Free from invasive rats, native plants and animals on Ngeanges are on a path to recovery.
Native plants and animals on Ngeanges can now thrive following the successful removal of non-native, damaging (invasive) rats from the island in 2017. This historic conservation victory is the result of a multi-stakeholder partnership led Koror State Department of Conservation and Law Enforcement (DCLE) and Island Conservation with support from Palau Conservation Society. Confirmed free of invasive rodents in September 2018, Ngeanges is the first rodent eradication project successfully completed within the Rock Island Southern Lagoon.
Island Conservation Project Manager, Tommy Hall said:
Invasive species are the single biggest threat to the biodiversity of the Rock Islands and Palau. Our success on Ngeanges sets the stage for future eradication efforts to protect this incredible area, one of the most biologically and culturally rich regions in the world.”
The project began in 2017 after scientists temporarily relocated some of the island’s Bekai (the Endangered Micronesian Megapode), another historic first, to a different island. Under direct guidance from the late Alan Olsen of Belau National Museum, the partners developed and applied specialized methods to capture and house these sensitive birds; methods that can be replicated in the future. An added benefit of holding megapodes in captivity was the unprecedented opportunity to study their biology and behavior, learning more about this precious Palauan endemic.
The megapode is one of Palau’s most iconic species and it is vulnerable to invasive rats. Restoration was critical to protecting the megapode and other native species,” said Collin Joseph of DCLE. “With the success of the rat removal and the return of the captive birds to Ngeanges, we’ve seen the megapode population already beginning to rebound.”
The ground-dwelling megapode, whose chicks are potential prey for invasive rats as they emerge from their nest mounds after hatching, are among several species that will benefit from the rat removal. Ngeanges is also one of the most important marine turtle nesting sites in the Rock Islands. With turtle poaching on the rise in recent years, protecting these nesting grounds is crucial to the health of their populations. The Critically Endangered Hawksbill Sea Turtle, for example, lays its eggs on the sandy beaches of Ngeanges; with invasive rats no longer a threat, the newly hatched sea turtles have a greater chance of survival as they make their way from their nests to the sea.
A variety of invertebrates, including burrowing land crabs, Coconut Crabs, and Hermit Crabs, now have a greater opportunity to thrive in their native environment without competition or predation from rats. A recent post-eradication survey of Ngeanges has led to the discovery of rare native Partulid snails, the first time this species has been documented on the island in modern times.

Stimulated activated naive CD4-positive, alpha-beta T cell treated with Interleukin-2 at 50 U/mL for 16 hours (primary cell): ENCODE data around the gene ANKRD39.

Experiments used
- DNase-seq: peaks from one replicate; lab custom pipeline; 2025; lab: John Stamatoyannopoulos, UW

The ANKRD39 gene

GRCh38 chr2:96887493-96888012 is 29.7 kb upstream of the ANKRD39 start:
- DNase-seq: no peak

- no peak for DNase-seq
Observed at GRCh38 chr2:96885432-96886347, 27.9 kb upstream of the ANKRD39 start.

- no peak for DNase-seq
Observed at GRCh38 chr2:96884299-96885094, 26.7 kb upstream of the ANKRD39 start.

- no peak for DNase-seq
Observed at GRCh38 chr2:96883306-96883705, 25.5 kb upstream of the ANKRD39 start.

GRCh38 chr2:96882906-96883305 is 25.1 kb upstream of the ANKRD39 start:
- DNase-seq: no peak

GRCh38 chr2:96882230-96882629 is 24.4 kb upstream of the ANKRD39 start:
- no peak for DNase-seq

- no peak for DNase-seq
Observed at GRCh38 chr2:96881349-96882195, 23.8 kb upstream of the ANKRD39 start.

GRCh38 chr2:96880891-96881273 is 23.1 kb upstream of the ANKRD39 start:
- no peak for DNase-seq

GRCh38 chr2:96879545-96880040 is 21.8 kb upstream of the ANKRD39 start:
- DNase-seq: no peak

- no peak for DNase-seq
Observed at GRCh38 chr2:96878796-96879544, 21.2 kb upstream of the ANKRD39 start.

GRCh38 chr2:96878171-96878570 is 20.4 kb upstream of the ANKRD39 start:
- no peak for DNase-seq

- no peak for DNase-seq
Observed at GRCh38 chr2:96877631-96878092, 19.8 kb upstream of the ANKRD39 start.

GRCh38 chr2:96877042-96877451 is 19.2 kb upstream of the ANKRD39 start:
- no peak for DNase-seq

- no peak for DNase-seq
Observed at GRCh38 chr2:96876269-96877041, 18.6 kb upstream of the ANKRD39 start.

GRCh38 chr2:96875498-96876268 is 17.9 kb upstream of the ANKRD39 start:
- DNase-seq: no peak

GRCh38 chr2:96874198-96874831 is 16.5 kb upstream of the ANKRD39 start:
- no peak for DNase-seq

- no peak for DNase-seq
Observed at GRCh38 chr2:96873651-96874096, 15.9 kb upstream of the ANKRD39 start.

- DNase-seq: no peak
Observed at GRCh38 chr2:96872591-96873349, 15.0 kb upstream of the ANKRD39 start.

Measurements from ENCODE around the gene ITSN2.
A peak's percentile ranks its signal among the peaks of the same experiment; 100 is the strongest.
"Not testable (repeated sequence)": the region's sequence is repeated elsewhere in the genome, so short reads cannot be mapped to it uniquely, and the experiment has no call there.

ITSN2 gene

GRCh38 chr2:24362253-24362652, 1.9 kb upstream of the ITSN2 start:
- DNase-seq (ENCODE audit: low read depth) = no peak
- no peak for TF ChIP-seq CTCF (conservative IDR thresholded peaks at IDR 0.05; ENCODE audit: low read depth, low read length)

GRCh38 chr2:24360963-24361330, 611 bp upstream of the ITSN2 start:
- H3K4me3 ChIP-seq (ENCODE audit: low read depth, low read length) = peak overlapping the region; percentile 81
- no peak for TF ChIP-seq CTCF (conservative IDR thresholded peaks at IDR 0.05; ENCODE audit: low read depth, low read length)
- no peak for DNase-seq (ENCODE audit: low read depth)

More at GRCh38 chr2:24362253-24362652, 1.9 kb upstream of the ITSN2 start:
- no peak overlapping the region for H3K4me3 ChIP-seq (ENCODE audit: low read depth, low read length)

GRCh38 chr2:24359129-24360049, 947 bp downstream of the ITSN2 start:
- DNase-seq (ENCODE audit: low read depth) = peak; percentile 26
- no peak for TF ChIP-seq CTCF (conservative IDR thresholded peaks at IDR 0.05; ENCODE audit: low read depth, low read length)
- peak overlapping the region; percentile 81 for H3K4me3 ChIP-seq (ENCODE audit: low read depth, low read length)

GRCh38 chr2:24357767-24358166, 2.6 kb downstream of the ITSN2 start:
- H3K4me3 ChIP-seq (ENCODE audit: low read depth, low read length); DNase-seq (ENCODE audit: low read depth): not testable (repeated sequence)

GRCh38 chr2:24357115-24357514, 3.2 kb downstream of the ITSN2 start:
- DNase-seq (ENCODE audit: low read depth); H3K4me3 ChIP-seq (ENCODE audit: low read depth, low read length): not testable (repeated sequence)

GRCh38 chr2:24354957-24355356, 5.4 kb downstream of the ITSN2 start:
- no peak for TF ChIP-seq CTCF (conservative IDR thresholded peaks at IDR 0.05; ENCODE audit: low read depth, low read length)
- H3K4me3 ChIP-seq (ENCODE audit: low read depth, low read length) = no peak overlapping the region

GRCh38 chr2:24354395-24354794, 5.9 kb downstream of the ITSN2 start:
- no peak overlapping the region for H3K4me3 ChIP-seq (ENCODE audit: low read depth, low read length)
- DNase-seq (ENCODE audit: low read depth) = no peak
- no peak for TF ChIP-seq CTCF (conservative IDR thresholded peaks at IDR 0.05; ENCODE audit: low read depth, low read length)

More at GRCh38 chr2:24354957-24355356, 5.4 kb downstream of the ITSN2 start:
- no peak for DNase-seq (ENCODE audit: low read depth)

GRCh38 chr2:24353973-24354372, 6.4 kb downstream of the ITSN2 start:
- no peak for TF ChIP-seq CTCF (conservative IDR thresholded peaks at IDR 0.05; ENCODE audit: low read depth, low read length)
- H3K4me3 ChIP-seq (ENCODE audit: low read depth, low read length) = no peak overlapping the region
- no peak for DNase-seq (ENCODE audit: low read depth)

The absence of invasive rats will also play a role in the rejuvenation of native flora on the island. As fruit and nectar-producing trees and plants rebound, the forest birds and other species, such as the Palau Flying Fox, that rely on them will, in turn, have a greater chance of survival.
With native species, populations recovering, the partners are now focused on ensuring rats and other pests do not return to the island. Visitors to the Rock Islands need to check their boats and equipment for insects, seeds and other invasive species before departing to the Rock Islands. The Ngeanges project serves as an opportunity to educate the local community, conservation agencies, tourism companies, and the wider public about the threats and impacts that invasive species pose for islands, the benefits of their removal, and the importance of preventing their invasion/reinvasion. Jennifer Olegeriil, Director of KSG DCLE explained:
The work done on Ngeanges can serve as a model for successful invasive-species eradication on other islands in the RISL and throughout Palau and Micronesia. KSG continues to welcome and embrace partnerships which were key to the successful outcome of this project and we look forward to implementing what we’ve learned here to broaden the protection of our islands.”
“Our goal is to improve the resiliency and sustainability of our natural and cultural resources such as the Rock Island Southern Lagoon that provides livelihood to our communities,” shared Franco B. Gibbons, Governor of Koror State Government
This project received partnership support from Koror State Department of Conservation and Law enforcement, Palau Conservation Society, Belau National Museum, and on-the-ground support from Sonsorol State, Kayangel State, The Nature Conservancy (TNC), Environmental Quality Protection Board (EQPB), Division of Environmental Health (DEH), and Palau Automated Land and Resource Information System (Palaris).
About Island Conservation
Island Conservation prevents extinctions by removing invasive species from islands. To date, we have successfully restored 63 islands worldwide, benefiting 1173 populations of 468 species and subspecies. Working together with local communities, government management agencies, and conservation organizations, we select islands that have the greatest potential for preventing the extinction of globally threatened species.
Sally Esposito, Director of Marketing and Communications, Island Conservation, firstname.lastname@example.org, +1 706-969-2783
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